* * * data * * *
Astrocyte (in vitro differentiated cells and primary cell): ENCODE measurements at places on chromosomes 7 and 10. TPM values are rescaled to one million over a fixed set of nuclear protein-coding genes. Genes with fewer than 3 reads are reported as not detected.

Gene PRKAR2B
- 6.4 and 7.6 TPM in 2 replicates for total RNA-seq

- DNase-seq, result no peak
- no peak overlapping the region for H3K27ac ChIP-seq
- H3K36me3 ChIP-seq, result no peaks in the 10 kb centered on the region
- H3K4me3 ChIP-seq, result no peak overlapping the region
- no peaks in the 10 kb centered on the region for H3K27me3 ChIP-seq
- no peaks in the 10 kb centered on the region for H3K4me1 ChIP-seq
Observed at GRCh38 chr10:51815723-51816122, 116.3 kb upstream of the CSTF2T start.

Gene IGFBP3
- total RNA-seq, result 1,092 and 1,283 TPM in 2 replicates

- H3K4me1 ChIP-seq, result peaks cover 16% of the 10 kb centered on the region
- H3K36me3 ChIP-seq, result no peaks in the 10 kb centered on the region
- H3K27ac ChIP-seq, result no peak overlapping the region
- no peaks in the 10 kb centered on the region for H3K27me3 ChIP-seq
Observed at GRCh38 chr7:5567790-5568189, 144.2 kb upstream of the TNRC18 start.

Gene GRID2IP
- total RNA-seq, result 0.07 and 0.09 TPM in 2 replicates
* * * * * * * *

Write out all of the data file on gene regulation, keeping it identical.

Astrocyte (in vitro differentiated cells and primary cell): ENCODE measurements at places on chromosomes 7 and 10. TPM values are rescaled to one million over a fixed set of nuclear protein-coding genes. Genes with fewer than 3 reads are reported as not detected.

Gene PRKAR2B
- 6.4 and 7.6 TPM in 2 replicates for total RNA-seq

- DNase-seq, result no peak
- no peak overlapping the region for H3K27ac ChIP-seq
- H3K36me3 ChIP-seq, result no peaks in the 10 kb centered on the region
- H3K4me3 ChIP-seq, result no peak overlapping the region
- no peaks in the 10 kb centered on the region for H3K27me3 ChIP-seq
- no peaks in the 10 kb centered on the region for H3K4me1 ChIP-seq
Observed at GRCh38 chr10:51815723-51816122, 116.3 kb upstream of the CSTF2T start.

Gene IGFBP3
- total RNA-seq, result 1,092 and 1,283 TPM in 2 replicates

- H3K4me1 ChIP-seq, result peaks cover 16% of the 10 kb centered on the region
- H3K36me3 ChIP-seq, result no peaks in the 10 kb centered on the region
- H3K27ac ChIP-seq, result no peak overlapping the region
- no peaks in the 10 kb centered on the region for H3K27me3 ChIP-seq
Observed at GRCh38 chr7:5567790-5568189, 144.2 kb upstream of the TNRC18 start.

Gene GRID2IP
- total RNA-seq, result 0.07 and 0.09 TPM in 2 replicates